Money Talk: ‘My neighbor always uses my trash can to dispose of it, is it against the law?’

Someone who uses your trash can without permission is more than a neighbor, it’s illegal, and the offender can be fined or even sued if they break the law in this way

Senior disposes of his household recycling in an outdoor trash can in his garden
Someone who uses your trash can without permission is annoying

Someone using your bin without permission is one of those things guaranteed to get Brits hot.

It can be particularly troublesome to take yours garbage out, only to find that your trash can is already full of a stranger’s trash bags.

While you munch on a bit or two throw Throwing it in a stranger’s trash can is unlikely to cause offense – in fact it does the community a service – there’s something about someone using your trash can like a trash can that can rub us the wrong way.

But using someone else’s garbage can is more than just unfriendly — it’s illegal, in fact.

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A Mirror reader emailed the question: “My neighbor is using my bin to dump his rubbish without permission.

“I know it’s him because I caught him and asked him to stop, but he refuses to apologize and now seems to be doing it on purpose to get under my skin.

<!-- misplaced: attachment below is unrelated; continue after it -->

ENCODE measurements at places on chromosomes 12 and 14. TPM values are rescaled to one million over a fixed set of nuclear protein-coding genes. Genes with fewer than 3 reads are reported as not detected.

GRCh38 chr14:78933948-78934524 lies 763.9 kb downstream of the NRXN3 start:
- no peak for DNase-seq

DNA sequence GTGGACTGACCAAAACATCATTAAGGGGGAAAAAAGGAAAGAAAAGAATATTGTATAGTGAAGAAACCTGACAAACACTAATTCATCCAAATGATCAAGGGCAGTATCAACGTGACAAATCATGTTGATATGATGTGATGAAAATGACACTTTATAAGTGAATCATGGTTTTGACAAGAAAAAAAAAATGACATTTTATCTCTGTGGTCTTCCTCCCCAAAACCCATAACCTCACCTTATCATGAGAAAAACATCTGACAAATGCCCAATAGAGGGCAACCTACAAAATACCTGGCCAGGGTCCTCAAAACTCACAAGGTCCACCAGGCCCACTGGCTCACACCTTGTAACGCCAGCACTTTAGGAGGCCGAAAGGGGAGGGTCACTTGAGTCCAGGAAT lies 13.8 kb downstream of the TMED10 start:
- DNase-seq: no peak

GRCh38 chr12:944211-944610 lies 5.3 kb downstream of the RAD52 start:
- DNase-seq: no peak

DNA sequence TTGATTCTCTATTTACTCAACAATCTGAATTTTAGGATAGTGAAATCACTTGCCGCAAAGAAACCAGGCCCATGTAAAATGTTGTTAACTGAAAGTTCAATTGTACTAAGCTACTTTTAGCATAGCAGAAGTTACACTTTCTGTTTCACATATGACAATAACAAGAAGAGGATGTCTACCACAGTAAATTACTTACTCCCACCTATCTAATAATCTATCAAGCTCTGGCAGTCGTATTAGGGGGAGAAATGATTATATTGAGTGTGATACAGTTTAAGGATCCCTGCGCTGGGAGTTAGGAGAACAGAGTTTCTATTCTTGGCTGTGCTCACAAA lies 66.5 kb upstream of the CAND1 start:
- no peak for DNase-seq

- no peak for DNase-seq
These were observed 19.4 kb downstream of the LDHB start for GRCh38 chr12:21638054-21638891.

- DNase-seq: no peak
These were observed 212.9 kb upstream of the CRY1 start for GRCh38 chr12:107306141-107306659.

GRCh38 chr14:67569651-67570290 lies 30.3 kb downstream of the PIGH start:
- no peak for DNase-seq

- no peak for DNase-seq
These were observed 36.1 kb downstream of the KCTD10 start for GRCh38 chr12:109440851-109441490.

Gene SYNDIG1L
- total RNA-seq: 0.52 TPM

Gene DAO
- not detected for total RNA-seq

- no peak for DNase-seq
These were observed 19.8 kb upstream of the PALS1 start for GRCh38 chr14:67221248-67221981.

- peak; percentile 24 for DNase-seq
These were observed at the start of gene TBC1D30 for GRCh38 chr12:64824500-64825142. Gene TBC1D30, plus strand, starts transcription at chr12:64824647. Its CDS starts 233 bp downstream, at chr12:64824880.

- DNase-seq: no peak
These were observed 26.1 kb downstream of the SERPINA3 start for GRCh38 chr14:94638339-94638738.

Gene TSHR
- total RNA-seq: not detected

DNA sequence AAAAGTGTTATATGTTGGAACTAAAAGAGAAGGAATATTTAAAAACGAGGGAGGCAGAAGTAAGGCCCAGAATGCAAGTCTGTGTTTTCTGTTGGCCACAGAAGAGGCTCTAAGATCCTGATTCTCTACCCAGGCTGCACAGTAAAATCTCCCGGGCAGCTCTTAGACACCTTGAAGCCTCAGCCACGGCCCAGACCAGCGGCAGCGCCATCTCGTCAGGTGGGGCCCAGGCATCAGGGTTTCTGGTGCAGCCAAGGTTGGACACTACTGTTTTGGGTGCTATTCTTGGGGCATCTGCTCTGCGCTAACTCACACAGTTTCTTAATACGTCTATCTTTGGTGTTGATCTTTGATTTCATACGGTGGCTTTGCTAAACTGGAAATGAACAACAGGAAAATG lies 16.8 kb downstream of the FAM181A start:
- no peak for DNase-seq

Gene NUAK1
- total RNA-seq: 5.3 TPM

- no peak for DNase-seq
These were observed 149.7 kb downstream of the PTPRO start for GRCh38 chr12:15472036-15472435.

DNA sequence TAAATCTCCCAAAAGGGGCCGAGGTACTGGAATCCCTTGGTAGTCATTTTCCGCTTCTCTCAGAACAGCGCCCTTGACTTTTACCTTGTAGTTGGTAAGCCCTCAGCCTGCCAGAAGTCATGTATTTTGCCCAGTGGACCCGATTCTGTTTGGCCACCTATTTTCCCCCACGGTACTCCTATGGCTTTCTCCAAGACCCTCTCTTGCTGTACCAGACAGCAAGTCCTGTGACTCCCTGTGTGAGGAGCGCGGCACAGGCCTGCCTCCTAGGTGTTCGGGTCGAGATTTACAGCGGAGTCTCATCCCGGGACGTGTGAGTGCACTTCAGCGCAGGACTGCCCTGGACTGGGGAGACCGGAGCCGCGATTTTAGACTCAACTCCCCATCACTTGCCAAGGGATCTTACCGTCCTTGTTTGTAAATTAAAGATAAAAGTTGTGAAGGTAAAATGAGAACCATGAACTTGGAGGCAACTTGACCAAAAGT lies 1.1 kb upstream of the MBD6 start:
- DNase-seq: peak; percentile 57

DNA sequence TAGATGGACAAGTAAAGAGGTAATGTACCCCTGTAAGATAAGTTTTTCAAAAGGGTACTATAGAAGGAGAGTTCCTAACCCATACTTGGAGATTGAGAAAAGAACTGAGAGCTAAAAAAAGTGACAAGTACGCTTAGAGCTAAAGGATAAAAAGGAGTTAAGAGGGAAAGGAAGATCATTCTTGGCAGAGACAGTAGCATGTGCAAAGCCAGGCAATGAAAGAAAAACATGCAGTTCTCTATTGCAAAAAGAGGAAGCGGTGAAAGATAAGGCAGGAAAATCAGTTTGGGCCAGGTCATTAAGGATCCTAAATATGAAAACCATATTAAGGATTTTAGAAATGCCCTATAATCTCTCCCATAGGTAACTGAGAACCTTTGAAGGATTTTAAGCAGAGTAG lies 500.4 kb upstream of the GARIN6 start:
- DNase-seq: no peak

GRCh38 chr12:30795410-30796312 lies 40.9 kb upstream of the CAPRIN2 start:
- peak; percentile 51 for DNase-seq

“I can’t put the rubbish back in his bin because it’s always full.

“What are my rights in this situation, or do I have to lump it all together?”

Lawyers say it’s illegal to throw trash in someone else’s trash and that the advice can also fine the offender.

Solicitor Paul Britton, of law firm Britton & Time, said: “Dumping rubbish in someone else’s rubbish is an offense as it involves uncontrolled dumping of rubbish, which we call fly-tipping. All types of waste can be fly-tipped, from general household waste to hazardous substances and materials.

“Fly tipping is a criminal activity that can result in serious environmental pollution. In some cases it can pose a risk to human health and will almost certainly harm wildlife.

“If the owner of a bin can identify the dump truck, he will sue him and recover the costs incurred (including reasonable removal, restoration and legal costs) directly from the dump truck.”

Hannah Costley, a lawyer on Slater Heelis’ crime and regulation team, said: “Fly-kipping is investigated by local authorities and the Environment Agency and enforcement can be done by either organization.

“Local authorities can issue fixed fines of between £150 and £400. Fly-tipping cases tried in court can result in the imposition of an unlimited fine or up to five years in prison.”

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Fry Electronics Team

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